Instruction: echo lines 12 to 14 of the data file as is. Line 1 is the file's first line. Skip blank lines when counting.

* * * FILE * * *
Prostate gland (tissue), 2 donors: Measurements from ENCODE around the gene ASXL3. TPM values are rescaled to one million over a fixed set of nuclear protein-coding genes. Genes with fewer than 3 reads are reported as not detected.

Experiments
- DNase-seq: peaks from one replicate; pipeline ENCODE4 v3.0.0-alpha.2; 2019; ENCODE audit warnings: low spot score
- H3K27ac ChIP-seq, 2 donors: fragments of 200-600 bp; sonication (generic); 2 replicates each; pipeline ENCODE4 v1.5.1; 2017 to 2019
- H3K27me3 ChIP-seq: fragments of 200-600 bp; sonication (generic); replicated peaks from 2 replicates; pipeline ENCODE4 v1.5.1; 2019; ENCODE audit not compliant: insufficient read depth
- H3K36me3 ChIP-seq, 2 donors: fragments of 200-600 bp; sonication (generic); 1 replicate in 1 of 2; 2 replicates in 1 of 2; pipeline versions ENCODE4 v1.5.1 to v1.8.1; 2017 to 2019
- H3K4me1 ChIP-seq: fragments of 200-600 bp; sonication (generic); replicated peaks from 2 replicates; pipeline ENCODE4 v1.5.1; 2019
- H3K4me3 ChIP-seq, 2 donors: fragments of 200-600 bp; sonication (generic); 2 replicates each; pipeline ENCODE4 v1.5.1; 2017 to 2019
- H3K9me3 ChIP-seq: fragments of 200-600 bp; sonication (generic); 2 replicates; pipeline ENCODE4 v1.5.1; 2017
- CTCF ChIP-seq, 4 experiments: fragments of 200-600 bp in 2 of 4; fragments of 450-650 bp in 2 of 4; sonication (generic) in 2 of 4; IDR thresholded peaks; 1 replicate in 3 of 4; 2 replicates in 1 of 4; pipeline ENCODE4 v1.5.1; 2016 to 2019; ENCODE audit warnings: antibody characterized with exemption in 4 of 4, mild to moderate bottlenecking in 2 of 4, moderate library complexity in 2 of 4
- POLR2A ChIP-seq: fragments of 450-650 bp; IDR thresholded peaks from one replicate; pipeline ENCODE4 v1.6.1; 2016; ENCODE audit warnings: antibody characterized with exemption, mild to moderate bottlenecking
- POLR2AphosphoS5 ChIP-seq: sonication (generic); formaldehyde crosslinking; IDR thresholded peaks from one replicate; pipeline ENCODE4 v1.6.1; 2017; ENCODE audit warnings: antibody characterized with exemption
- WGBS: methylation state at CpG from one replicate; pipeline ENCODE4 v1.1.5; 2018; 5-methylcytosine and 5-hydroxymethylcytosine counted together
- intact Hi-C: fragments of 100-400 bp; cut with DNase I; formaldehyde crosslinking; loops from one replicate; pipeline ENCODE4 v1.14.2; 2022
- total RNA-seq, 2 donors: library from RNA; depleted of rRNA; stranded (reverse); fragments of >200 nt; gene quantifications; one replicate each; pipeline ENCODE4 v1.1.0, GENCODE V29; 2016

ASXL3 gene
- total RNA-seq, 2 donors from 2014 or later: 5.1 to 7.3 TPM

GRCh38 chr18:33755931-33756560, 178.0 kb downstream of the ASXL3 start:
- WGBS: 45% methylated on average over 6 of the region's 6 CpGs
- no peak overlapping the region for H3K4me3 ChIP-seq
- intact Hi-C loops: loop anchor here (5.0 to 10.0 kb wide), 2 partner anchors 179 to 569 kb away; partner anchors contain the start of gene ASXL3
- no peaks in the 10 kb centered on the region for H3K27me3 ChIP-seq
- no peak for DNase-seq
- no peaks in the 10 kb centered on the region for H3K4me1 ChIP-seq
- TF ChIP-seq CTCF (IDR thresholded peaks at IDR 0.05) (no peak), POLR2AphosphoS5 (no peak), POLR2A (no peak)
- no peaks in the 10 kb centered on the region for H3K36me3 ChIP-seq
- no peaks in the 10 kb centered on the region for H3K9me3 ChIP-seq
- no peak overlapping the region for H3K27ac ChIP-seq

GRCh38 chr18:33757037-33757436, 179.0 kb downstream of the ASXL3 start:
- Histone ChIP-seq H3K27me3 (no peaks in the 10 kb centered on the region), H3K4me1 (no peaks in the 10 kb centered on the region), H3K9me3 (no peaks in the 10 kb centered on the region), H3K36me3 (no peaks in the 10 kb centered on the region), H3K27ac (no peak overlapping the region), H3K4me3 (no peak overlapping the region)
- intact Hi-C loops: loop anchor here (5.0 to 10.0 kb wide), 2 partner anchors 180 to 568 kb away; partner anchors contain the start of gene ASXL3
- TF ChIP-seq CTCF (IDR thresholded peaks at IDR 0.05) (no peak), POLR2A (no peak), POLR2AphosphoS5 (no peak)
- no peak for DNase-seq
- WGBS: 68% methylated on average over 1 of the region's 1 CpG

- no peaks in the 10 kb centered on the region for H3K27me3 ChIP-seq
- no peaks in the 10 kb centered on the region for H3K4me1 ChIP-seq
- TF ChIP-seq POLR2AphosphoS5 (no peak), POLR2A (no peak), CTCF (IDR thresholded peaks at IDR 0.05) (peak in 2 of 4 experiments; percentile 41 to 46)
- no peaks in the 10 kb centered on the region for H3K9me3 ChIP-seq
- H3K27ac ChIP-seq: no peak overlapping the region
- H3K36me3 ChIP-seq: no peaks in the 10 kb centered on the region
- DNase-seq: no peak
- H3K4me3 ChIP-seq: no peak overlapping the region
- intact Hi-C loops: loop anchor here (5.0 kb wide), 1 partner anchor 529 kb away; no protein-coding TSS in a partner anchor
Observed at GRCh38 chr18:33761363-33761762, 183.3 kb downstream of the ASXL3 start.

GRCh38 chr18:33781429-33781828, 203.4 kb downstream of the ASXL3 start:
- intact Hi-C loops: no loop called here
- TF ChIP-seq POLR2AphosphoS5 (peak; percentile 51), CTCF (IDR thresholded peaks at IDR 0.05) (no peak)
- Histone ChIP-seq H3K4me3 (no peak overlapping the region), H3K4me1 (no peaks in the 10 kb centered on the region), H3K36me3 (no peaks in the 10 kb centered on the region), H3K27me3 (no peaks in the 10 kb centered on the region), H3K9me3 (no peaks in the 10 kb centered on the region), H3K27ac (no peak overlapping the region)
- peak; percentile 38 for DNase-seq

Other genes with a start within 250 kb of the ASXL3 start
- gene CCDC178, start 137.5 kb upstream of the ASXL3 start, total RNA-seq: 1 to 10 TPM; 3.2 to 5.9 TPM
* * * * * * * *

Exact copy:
- POLR2AphosphoS5 ChIP-seq: sonication (generic); formaldehyde crosslinking; IDR thresholded peaks from one replicate; pipeline ENCODE4 v1.6.1; 2017; ENCODE audit warnings: antibody characterized with exemption
- WGBS: methylation state at CpG from one replicate; pipeline ENCODE4 v1.1.5; 2018; 5-methylcytosine and 5-hydroxymethylcytosine counted together
- intact Hi-C: fragments of 100-400 bp; cut with DNase I; formaldehyde crosslinking; loops from one replicate; pipeline ENCODE4 v1.14.2; 2022